With 41 days to go, it appears Christmas has come early this season for many investors.
The returns in 2017, at least for equity investors, are staggering. The DAX is higher by some 16 percent because the start of the yr; the S&P 500 offers rallied 15 percent with both markets hitting record after record; and previously unloved emerging markets like Brazil have spiked 20 percent.
Driving this is what many phone a “sweet spot” meant for investors: a backdrop of sound growth, low inflation, strong business earnings and consistently supportive monetary policy from central banks, despite initiatives to gradually tighten stimulus.
In addition, we remain expecting U.S. President Donald Trump’s tax reform to be approved before year-end, that could offer another fillip to risky assets, when gradually approved.
As the finish of 2017 nears, the question presents itself. Could it be time to finish off your portfolio for the entire year and take the gains or perform you chase the rally further more into year-end?
Regarding to Larry Hatheway, chief economist and brain of investment alternatives at GAM, the impressive gains could possibly be here to stay.
In a letter the other day, the strategist wrote: “The biggest risk to investors over the remainder of 2017 is an upside melt-up in equity market segments. Some regard equity markets and valuations, having made quite strong advances in 2017, as stretched. However, momentum is a distinct driver in the brief run for all markets, including for equities, and there is a good sense that we may see a further surge in equities in the final quarter, which many investors may not be ready for.”
The warning from GAM doesn’t get substantially clearer than this – the nice times in equities aren’t over yet.
And that trend will not seem to be stopping soon, despite the gradual approach higher in interest levels, which have historically dampened collateral returns – at least, according to Yianos Kontopoulos, global brain of macro strategy at UBS.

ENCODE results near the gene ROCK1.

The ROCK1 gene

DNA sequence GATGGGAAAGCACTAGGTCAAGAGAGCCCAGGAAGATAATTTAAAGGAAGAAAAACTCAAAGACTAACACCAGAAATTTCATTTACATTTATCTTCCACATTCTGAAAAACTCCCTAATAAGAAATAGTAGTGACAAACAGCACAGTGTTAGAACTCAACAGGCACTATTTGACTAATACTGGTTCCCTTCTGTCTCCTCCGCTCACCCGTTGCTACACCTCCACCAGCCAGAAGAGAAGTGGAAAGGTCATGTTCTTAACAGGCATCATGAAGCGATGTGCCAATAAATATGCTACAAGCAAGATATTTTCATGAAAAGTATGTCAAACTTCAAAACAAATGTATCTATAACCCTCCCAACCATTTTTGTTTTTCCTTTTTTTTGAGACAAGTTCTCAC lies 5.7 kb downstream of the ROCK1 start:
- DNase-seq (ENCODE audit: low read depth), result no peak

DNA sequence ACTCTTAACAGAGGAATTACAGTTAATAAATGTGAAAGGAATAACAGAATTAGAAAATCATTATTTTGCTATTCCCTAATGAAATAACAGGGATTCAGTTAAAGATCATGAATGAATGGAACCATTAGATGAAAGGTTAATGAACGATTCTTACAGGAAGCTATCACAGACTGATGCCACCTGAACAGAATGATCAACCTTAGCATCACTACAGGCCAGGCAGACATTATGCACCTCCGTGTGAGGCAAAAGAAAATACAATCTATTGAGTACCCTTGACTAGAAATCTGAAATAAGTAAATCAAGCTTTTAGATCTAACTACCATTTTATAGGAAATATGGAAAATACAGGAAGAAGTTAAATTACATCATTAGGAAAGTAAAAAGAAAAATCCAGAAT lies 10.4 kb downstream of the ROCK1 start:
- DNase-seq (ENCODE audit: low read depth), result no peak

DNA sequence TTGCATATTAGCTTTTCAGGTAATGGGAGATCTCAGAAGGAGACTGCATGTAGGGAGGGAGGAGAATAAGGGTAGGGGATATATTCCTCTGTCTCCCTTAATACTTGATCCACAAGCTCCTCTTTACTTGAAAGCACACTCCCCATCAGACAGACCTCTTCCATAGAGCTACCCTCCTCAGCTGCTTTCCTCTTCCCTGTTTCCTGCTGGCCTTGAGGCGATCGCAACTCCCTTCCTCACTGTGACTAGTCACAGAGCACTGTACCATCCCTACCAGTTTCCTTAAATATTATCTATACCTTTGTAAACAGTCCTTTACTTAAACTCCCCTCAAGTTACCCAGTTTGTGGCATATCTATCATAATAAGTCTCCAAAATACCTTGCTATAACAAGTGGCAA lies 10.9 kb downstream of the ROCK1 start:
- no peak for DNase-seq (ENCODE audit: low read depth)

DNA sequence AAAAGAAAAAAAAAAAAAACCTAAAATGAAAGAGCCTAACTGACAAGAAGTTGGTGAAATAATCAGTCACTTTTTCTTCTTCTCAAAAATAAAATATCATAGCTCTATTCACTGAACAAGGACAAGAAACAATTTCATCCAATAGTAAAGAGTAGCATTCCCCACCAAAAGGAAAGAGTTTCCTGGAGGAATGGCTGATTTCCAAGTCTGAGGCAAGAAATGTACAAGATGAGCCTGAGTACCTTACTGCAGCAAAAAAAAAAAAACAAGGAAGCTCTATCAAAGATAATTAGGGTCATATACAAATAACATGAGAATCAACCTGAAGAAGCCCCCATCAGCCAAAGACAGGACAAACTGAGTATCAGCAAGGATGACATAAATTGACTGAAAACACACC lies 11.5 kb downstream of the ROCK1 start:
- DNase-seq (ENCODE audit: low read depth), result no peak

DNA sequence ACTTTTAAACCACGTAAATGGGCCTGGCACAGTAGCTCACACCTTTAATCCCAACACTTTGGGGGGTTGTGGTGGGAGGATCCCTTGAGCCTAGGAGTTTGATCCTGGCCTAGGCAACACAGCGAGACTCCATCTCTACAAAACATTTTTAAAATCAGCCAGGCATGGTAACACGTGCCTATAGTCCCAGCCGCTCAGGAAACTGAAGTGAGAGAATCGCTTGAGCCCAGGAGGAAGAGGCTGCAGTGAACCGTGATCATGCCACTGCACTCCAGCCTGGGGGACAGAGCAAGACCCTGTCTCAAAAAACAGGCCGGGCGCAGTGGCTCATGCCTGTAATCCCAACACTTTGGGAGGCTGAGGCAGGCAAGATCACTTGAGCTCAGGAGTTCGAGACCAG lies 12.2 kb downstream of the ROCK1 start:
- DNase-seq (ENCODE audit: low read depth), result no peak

In the bank’s 2018 outlook, he wrote: “2017 is a key exemplory case of how yields can rise modestly, P/Es (cost earnings multiples) can moderate, and equities deliver strong returns simultaneously. As prolonged as it really is driven by growth, while inflation will not rise as well sharply, we believe it is sustainable.”
Evidently, the common worry that most analysts share may be the “I” word – inflation. It has been the missing ingredient in the upturn as inflation levels have already been stubbornly low across developed markets, confusing policy makers and investors alike.
While the risk of an abrupt surge in inflation is low, according to UBS, it could possibly be non-growth related factors, such a spike in oil rates, that could finally catapult it higher.
Looking past the threat of inflation returning, and other regularly cited worries – such as huge valuations; record low volatility, which can often be seen as a sign of investor complacency; and geopolitical incidents such as North Korea or the upcoming Italian elections – could possibly be a big ask for investors.
But just like the all-too-familiar “Don’t battle the Fed” caution, it could just be best to follow the similarly familiar “the tendency is your friend” mantra. In that case, that Christmas tipple could taste a little sweeter.